• Present said plans to the rakyat. Get their buy-in. Do NOT proceed if the people are opposed to them. Amend plans or start from scratch again. Don’t take short-cuts. And don’t ride rough-shod over the people’s will.
  • Execute plans okayed by the rakyat. Present a quarterly or annual progress report to us. Don’t bury it in jargon, ensure everyone is able to understand what you’re doing and how things are going.

Remember, success in governing a state or nation is not measured by profit-loss numbers or balance sheets. If it was, we’d just get rid of the whole lot of you and bring in a corporation to run ourselves.

Success relates to the well-being of the citizens. Keep this at the forefront of everything you do.

You are public servants. You are accountable to the rakyat. Screw up, and you’ll hear from us.

We’re watching. Closely. Ignore us at your peril.


Congratulations, you’ve won the confidence of your constituents to represent them in parliament or the state assembly. Unfortunately, not enough of your fellow party members won as well, so you’re now sitting on the Opposition benches.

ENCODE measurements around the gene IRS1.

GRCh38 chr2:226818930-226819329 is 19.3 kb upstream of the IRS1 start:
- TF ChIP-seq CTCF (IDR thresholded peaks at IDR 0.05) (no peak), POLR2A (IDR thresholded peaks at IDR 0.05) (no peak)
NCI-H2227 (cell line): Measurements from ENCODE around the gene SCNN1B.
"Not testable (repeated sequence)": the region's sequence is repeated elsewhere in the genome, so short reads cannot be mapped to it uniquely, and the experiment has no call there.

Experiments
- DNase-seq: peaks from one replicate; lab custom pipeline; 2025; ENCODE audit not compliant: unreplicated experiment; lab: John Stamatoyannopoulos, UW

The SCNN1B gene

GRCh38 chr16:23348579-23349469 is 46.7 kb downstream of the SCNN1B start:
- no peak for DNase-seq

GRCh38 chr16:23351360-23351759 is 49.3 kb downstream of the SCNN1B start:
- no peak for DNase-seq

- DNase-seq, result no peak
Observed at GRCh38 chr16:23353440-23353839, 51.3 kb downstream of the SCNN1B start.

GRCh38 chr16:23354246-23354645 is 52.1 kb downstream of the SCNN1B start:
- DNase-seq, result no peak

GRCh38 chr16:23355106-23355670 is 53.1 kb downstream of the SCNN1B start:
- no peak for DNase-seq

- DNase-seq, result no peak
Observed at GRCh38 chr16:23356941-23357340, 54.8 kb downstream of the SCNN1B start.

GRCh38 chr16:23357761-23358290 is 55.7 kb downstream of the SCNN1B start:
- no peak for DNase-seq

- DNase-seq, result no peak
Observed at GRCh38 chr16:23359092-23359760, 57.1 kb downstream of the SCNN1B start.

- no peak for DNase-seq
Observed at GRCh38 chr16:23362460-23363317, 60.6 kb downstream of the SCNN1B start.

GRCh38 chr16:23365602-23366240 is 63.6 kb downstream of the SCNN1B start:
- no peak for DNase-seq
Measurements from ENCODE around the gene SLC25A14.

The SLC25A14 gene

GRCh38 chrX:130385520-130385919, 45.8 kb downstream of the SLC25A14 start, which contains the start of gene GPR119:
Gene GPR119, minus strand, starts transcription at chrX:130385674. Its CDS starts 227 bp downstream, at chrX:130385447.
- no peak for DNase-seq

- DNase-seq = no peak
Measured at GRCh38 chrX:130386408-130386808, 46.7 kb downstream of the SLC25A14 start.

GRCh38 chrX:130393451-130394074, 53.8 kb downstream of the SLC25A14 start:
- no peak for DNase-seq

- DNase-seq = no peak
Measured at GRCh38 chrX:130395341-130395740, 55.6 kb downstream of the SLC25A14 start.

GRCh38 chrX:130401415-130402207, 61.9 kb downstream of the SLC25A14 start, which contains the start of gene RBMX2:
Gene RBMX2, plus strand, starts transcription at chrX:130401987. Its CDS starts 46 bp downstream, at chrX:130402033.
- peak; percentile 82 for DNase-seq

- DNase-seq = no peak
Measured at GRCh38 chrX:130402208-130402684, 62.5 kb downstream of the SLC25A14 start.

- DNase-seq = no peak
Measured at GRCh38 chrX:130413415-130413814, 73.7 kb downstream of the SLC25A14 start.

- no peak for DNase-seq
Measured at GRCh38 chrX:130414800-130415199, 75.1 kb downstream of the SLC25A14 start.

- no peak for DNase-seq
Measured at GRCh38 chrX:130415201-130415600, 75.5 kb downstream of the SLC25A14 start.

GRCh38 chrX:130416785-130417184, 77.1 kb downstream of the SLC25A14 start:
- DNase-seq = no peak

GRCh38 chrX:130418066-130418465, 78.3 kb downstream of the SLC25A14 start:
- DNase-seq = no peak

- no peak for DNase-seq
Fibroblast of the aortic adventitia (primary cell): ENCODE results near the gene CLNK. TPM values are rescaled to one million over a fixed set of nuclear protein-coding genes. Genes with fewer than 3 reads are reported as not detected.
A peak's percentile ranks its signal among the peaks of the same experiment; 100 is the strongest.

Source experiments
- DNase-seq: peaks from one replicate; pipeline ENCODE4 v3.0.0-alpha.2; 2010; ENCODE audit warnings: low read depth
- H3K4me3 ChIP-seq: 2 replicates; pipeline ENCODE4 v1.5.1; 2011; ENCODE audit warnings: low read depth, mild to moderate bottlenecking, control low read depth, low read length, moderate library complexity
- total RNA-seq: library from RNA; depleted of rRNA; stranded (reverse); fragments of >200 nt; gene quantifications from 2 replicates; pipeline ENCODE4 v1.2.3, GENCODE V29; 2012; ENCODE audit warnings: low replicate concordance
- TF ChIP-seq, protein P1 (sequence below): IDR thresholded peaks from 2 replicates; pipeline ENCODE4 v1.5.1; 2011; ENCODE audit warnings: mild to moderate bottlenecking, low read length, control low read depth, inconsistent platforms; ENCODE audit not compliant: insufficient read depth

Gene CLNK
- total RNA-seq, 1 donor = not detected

But it is not the end of your work. Just because you do not have access to the public coffers does not mean you can’t do anything good for the people.

Your primary job (indeed, your single-most important role), is to provide checks-and-balances to the federal and/or state government. Without your presence and eagle-eyed vigilance, the ruling party could well be tempted to abuse their privileges and power.

Ask questions. Probe questionable deals and dodgy bills. Present the woes of your constituents to the sitting government. Take them to task over promises that are not kept (or dismissed as figures of speech). Don’t be tardy or play hooky. Divide time equally between meeting your constituents and attending Parliamentary or state assembly sittings.

But don’t oppose everything for the sake of opposing. Work with the government to help the people. At the end of the day, that’s what it’s all about: getting things done for the rakyat.